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Before we begin, it is worth clarifying that we are addressing the tempranillo variety at all times. This is important to mention because depending on the type of variety and/or the region, the times, characteristics and other factors that are related to the grape may vary.

That said, the first thing we can highlight about the vine is its longevity. The vine can perfectly produce grapes even if it is more than 100 years old. It is obvious that, by its nature, a 100-year-old vine will not produce the same quantities of grapes as a 30-year-old vine, but it will offer us a denser fruit in must, more concentrated and interesting for some types of wines.

On the other hand, another important point to highlight is that a vine will not start to produce grapes until 3 or 5 years after it was planted, and that, in addition, until it reaches a minimum of 10 or 12 years of age, these grapes will not be of high quality, as a general rule. During the first 50 or even 60 years, the production of the vines is regulated at 6,500 kg of grapes per hectare of vineyard. After this age, the vineyard will be considered quite old and, although its production regulation will remain the same, its real production will gradually decrease until it reaches 3,000 or 3,500 kg.

As this happens, the quality of the grapes will also increase. This is because due to the number of clones (which we could consider them as different subvarieties within the same variety) we will find different types of Tempranillo, which will create a wine with different aromas and flavors when making wine. In addition, as the grapes are smaller and more concentrated, the must/skin ratio will be lower, so, as we know, the skin is what provides the aromas, colors and flavors to the wine, and the wine will have more contact with the skins during its elaboration, which will make the wine more interesting.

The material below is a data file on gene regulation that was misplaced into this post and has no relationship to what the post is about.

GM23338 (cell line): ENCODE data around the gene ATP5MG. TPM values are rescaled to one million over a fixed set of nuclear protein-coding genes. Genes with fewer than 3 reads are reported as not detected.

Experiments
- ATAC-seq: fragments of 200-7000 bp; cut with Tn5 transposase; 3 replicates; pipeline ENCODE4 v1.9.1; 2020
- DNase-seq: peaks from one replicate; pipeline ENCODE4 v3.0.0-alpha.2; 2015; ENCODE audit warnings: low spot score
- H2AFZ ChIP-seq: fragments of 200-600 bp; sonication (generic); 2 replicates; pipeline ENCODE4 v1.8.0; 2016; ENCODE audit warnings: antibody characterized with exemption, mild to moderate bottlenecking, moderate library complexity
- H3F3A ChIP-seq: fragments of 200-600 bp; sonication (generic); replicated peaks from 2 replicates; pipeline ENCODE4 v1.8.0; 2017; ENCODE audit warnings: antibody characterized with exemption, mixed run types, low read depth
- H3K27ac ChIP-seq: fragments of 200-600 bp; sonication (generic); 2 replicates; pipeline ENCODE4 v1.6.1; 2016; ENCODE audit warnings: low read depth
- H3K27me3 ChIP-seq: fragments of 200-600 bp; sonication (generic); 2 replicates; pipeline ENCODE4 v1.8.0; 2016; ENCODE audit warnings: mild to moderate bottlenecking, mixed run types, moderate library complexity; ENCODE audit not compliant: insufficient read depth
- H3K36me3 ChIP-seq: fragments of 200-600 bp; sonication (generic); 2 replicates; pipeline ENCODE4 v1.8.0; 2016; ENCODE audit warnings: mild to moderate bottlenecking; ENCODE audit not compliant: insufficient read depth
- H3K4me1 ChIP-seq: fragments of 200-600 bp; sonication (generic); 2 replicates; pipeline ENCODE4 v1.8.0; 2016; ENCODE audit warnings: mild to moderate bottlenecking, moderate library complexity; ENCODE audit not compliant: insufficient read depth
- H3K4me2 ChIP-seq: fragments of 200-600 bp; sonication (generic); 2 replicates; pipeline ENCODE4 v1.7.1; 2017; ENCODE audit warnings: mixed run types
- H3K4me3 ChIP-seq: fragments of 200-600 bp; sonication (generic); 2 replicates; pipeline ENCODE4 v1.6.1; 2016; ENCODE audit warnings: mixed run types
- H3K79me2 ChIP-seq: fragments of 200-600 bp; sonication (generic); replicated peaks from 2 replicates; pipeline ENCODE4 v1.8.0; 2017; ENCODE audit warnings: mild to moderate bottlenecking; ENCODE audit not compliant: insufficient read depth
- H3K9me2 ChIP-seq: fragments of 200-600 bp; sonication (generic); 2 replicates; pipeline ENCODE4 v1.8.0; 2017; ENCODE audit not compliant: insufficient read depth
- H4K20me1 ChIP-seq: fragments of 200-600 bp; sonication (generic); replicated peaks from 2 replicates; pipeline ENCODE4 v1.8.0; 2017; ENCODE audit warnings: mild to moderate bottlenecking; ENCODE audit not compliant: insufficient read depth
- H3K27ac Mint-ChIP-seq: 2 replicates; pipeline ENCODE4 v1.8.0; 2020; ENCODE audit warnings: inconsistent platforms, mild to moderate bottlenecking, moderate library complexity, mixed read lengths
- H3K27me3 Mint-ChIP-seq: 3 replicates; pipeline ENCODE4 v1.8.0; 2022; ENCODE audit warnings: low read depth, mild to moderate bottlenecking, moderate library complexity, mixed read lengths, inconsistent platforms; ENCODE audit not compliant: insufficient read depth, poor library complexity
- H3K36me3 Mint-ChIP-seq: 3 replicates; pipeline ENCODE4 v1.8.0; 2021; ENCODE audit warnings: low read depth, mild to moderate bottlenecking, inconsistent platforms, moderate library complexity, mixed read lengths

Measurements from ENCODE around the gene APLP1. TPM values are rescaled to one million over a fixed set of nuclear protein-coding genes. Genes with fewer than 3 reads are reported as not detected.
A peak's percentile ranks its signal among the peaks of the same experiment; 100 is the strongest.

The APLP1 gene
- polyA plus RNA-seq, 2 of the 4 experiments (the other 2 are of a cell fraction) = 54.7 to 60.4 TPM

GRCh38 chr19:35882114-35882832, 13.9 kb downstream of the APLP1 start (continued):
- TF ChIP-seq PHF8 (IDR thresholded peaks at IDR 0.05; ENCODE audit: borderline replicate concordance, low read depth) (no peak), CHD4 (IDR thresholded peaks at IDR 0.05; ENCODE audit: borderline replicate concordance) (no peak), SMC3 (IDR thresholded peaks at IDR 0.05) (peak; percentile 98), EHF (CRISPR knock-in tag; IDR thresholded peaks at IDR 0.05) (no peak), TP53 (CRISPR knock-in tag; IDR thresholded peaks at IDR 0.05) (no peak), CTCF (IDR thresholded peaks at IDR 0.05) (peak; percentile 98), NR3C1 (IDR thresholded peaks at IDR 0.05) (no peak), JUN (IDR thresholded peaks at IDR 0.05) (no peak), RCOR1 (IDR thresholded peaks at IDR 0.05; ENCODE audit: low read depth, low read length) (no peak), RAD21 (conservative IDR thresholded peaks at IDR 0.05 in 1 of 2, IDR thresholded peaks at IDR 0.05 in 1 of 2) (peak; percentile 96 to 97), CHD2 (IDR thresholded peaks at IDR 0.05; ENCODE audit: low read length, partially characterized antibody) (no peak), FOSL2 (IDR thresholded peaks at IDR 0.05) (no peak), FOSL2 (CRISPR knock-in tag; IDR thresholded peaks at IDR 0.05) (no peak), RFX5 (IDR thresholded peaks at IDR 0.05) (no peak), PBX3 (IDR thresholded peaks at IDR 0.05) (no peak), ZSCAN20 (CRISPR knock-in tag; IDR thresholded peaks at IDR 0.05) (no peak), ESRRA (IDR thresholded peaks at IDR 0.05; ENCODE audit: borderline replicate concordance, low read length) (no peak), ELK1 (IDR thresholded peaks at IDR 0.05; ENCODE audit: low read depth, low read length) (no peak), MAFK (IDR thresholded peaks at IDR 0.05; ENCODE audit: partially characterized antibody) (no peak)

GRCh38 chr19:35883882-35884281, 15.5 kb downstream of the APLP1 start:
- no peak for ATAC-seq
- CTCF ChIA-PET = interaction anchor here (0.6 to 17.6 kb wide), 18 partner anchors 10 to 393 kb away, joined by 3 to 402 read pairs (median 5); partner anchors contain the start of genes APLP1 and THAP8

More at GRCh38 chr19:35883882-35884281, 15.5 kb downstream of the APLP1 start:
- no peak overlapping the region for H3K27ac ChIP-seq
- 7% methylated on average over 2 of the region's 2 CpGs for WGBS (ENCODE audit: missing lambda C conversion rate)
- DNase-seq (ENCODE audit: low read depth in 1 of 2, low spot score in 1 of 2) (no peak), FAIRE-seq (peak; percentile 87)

In general, these vines, which were planted by Eusebio Casado, Loli’s grandfather, who started the whole world of wine in our family, will be the ones we use to make our most special wines, such as Polus Tempranillo, Polus Reserva, Jaun de Alzate Reserva and Gran Reserva, mainly.

Here ends this explanatory article about what the age of the vine says about your grapes and wine, next week we will talk about the harvesting of olives. If you enjoyed this article, we invite you to stop by our YouTube channel, where every Saturday we upload a video dealing with the same topic as here in greater depth. The video related to this article will be released this Saturday.

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